Good morning Mr. Chairman, and distinguished Members of the Committee, my name is Roy Bernardi, Mayor of the City of Syracuse and President Bush’s nominee for the position of Assistant Secretary for Community Planning and Development.
I wish to thank the Committee for inviting me and for expediting the confirmation process for myself and the other nominees present today. With President Bush’s guidance, Secretary Martinez has assembled a supremely qualified team with the experience and vision to act on his and your concerns for urban America. If confirmed, it will be a great honor to serve with these individuals.
Before proceeding further Mr. Chairman, please allow me to introduce my wife Alice. Without her support and love I would not be here today. Unfortunately, our two young children Dante and Bianca could not be here, but it is because of them that I understand the true importance and seriousness of the task before me, before this Administration, and before this Committee.
To paraphrase Senator Gramm’s famous saying, "A parent’s dream dies hard in America." Alice and I dream that Dante and Bianca can grow up, work, and find happiness in the City where we were raised – where neighbors were family, where jobs were plentiful, and where you always felt secure.
Unfortunately, for many decades the tides of history seemed to flow the other way. In Syracuse, typical of many Cities across the Northeast and the nation, we have seen our population decrease – while the needs of our citizens increase.
For 20 years as City Auditor and now nearly eight years as Mayor I have fought to reverse those tides and ensure that the mothers and fathers of Syracuse can still dream. And as the past-President of the New York Conference of Mayors and the past-Vice Chairman of the northeastern division of the US Conference of Mayors’ I have worked with other local leaders to make sure that the public trust is kept with all families.
Throughout my three decades of public service the issue of housing and community development has remained at the forefront of my agenda. With the knowledge that can only come from hands-on experience, I understand the role of the Department of Housing and Urban Development in the lives of Americans. Because I’ve seen inefficient initiatives waste valuable resources I approach this new challenge with a sense of realism.
I also approach it with a sense of hope. Hope, because I’ve seen how good programs, ones that are well-conceived and well-managed, can change lives and change communities.
As an administrator, I will also draw on my first hand knowledge of the CDBG process, the HOME program, and brownfield re-mediation efforts.
I know the importance of CDBG dollars, and I also know the importance of keen oversight. These block grants fund valuable programs, but too often foster dependence, rather than development. My office will focus on using these resources for civic improvement, not civic welfare.
Vital to civic improvement is greater homeownership. Owner occupied housing makes for cleaner, safer, and more livable neighborhoods. The Homeownership Downpayment Program authorizing legislation will be proposed that would require each participating jurisdiction to use, on a cumulative basis, 12 percent of each annual allotment for downpayment assistance towards the purchase of single family housing by low income families that are first time homebuyers. I spoke earlier of a parent’s dream, well homeownership has been a uniquely American dream for hundreds of years. It is a dream that the HOME program has made real for hundreds of people in Syracuse. And the efforts of the Bush Administration will make it real for thousands of other families across the nation.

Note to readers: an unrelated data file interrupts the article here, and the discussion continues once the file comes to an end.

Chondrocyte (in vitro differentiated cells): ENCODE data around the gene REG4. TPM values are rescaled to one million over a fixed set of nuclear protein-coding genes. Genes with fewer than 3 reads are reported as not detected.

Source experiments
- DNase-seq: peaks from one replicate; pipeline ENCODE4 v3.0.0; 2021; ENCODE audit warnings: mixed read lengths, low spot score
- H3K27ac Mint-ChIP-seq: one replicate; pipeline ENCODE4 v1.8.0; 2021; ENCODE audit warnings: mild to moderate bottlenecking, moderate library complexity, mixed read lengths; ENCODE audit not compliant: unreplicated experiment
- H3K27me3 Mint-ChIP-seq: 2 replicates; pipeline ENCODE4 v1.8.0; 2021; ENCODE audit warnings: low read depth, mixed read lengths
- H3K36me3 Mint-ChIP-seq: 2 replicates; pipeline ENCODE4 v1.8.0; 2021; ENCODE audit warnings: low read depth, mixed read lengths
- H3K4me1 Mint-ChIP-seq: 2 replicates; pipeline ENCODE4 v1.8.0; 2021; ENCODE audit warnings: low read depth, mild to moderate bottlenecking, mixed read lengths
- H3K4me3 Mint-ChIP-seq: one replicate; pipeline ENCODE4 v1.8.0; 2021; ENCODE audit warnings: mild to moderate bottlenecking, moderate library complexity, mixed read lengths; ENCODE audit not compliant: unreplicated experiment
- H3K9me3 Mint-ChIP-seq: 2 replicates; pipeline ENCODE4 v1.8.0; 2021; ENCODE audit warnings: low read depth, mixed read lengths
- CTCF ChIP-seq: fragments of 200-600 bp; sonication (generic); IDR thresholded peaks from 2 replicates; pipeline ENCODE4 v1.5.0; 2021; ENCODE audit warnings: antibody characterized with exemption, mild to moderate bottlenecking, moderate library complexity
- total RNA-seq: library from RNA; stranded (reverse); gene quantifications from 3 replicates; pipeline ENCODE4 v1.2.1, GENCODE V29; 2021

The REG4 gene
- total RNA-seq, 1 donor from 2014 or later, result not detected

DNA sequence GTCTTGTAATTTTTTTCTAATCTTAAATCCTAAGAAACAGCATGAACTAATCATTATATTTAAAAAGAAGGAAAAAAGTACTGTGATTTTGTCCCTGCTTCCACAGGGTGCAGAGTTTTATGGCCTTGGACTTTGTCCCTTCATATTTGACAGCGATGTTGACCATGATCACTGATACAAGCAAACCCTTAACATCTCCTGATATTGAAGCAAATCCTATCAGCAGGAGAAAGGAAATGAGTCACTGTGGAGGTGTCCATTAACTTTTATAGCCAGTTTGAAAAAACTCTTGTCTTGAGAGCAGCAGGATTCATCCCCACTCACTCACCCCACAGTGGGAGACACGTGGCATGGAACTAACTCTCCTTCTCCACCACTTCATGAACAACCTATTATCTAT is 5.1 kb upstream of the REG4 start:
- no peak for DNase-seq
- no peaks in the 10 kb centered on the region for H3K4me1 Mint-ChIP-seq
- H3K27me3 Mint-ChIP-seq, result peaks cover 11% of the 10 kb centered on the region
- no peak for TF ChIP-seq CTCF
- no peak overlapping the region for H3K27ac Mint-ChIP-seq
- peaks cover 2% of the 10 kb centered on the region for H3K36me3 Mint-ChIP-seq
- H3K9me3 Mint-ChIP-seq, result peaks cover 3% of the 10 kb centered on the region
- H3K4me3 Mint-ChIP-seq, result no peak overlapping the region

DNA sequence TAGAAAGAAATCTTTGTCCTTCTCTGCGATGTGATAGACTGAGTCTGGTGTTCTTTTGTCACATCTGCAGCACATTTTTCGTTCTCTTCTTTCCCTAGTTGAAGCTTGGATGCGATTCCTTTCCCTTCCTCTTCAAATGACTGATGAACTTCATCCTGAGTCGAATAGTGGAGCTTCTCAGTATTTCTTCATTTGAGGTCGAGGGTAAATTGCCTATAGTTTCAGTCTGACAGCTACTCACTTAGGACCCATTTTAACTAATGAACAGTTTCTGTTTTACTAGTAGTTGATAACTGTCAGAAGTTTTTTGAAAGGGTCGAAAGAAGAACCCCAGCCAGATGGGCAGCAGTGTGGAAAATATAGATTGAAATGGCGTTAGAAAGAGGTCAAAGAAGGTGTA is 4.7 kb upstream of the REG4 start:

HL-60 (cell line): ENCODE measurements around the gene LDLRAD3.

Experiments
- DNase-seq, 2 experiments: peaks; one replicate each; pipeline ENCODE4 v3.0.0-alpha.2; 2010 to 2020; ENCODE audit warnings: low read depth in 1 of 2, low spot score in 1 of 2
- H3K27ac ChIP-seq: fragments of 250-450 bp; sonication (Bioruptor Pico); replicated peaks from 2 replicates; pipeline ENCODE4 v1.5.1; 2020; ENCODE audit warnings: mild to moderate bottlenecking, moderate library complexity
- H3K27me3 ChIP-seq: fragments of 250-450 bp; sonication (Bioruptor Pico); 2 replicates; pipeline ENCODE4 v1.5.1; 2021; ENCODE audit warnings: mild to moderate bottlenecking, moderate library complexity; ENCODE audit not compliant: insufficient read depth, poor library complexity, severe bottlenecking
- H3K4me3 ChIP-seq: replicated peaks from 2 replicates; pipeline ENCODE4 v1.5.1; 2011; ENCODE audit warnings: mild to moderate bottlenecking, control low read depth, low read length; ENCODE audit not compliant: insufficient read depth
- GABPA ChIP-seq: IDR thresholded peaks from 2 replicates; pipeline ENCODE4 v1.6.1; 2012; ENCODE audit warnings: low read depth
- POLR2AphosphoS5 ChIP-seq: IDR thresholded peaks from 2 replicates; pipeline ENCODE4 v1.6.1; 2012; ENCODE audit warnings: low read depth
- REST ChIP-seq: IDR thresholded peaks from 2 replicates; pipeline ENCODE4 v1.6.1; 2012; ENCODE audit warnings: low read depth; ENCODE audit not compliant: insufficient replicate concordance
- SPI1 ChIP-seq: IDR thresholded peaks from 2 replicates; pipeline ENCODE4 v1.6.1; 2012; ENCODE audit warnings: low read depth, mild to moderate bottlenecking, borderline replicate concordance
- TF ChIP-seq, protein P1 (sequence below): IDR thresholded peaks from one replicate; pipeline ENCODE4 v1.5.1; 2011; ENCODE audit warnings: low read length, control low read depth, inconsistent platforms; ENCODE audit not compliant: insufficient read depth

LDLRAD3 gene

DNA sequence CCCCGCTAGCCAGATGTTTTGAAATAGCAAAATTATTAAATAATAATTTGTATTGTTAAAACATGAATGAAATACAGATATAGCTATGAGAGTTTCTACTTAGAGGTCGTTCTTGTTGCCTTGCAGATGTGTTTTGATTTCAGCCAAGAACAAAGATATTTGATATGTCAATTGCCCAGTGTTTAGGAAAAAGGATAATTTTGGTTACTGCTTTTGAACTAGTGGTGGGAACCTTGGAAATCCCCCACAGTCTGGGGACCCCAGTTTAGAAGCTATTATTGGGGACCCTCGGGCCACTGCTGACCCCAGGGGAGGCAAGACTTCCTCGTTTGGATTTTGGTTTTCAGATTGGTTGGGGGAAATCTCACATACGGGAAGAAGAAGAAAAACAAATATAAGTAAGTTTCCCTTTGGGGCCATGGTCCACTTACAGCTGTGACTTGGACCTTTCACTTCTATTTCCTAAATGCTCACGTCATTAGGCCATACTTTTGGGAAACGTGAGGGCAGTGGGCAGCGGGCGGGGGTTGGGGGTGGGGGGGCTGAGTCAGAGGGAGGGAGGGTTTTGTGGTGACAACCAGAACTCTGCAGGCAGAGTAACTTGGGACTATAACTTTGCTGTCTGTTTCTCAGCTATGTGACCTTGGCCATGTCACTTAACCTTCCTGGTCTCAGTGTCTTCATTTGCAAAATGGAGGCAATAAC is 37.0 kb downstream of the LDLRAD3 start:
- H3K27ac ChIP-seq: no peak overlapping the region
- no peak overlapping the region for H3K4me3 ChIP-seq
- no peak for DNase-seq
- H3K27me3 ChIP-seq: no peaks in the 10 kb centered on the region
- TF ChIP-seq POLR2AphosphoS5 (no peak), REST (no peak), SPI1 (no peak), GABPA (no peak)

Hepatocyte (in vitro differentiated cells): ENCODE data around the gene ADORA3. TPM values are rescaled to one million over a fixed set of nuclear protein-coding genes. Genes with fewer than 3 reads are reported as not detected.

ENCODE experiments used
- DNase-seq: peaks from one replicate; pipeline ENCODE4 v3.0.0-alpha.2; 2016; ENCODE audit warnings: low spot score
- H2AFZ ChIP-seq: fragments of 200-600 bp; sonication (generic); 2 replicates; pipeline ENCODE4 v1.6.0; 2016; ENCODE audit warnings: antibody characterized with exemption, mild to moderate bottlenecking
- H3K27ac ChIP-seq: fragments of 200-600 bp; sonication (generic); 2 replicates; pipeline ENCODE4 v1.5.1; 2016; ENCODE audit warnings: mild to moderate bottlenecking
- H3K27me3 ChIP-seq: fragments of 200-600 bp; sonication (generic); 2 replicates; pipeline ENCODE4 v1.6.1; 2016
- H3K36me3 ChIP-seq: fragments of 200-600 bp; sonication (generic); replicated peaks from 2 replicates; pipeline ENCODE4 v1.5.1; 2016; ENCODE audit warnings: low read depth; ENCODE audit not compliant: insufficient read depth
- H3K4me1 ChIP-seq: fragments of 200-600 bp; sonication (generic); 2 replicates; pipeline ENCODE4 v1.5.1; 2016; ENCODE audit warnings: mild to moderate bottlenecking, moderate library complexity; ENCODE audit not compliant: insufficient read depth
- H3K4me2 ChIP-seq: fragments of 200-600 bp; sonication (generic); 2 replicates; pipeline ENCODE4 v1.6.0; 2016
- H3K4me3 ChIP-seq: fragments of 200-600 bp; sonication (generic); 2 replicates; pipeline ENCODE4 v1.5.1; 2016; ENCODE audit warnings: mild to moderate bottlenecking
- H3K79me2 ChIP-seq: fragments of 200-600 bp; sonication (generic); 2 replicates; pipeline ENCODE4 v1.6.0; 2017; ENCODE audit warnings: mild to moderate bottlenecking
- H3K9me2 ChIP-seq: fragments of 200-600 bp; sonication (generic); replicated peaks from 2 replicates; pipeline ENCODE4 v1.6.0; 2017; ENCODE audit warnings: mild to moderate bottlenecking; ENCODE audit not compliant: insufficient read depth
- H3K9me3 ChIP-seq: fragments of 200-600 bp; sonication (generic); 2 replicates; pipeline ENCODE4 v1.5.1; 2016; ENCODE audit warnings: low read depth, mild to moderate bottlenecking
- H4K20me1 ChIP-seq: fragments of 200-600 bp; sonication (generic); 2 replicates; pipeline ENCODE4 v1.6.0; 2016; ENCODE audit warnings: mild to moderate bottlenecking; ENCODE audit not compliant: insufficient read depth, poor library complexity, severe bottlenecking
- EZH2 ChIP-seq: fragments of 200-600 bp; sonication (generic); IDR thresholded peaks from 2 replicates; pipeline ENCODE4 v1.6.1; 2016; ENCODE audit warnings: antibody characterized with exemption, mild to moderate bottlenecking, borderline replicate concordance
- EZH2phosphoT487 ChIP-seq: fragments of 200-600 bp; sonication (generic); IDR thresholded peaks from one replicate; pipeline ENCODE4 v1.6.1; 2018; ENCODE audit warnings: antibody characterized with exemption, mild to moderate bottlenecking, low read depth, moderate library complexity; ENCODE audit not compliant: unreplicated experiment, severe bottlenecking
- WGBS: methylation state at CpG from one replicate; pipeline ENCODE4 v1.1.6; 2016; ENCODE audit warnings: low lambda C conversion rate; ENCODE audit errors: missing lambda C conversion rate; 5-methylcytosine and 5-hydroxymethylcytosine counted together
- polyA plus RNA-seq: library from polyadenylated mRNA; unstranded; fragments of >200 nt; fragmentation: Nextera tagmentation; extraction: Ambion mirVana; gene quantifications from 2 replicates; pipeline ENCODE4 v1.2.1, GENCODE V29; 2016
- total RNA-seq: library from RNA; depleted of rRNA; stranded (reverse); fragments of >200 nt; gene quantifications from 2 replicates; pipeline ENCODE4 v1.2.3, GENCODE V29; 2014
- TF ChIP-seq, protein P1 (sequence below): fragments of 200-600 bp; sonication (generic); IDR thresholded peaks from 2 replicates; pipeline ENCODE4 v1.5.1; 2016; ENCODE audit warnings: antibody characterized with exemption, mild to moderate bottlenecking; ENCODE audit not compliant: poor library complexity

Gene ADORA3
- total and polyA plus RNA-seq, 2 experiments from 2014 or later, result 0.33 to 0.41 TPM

As the Mayor of a City with a long industrial history I also know that housing is an issue linked with economic development and redevelopment. Over the years I have addressed many audiences on the subject of suburban sprawl and the importance of brownfield re-mediation. I’m proud to say that today in Syracuse our most sought after downtown residential addresses are in remodeled factories and several parcels of land – victims of decades of environmental abuse – are now prized pieces of commercial real estate. Similar scenarios across the country show the flexibility of our urban centers to respond to the changing needs of industry and individuals.
This faith in cities as centers of commerce, and culture, and community, fuels my interest in aggressively reclaiming our industrial wastelands.
It also fuels a desire to reclaiming our neighborhoods. In Syracuse we did that by literally attacking problems block by block. From my office to the dog control office we enter troubled neighborhoods as a team to tow abandoned cars, mow lawns, cite code violators, haul debris, and talk with residents.
We’ve also attacked neighborhood issues by publicly identifying absentee landlords that take advantage of low-income renters. Meanwhile, to help responsible property owners we’ve set up classes to teach them how to be better landlords.
That’s the practical experience I bring before you today. And with it I bring a commitment to urban America that transcends that facts and figures of public record. As a child of immigrants – raised in an Italian enclave on Syracuse’s Northside – I know that when my parents sought opportunity in America they found it in the city. I want my children to find it there too.
So that’s where my heart has remained – with the immigrant, and with the young family struggling to make ends meet, with the renter saving for her first home, with the man who sees the city as his best chance, and with the man who sees it as his last chance.
For all of these reasons I am deeply thankful for the confidence President Bush and Secretary Martinez have placed in me and for the chance to address this distinguished body.
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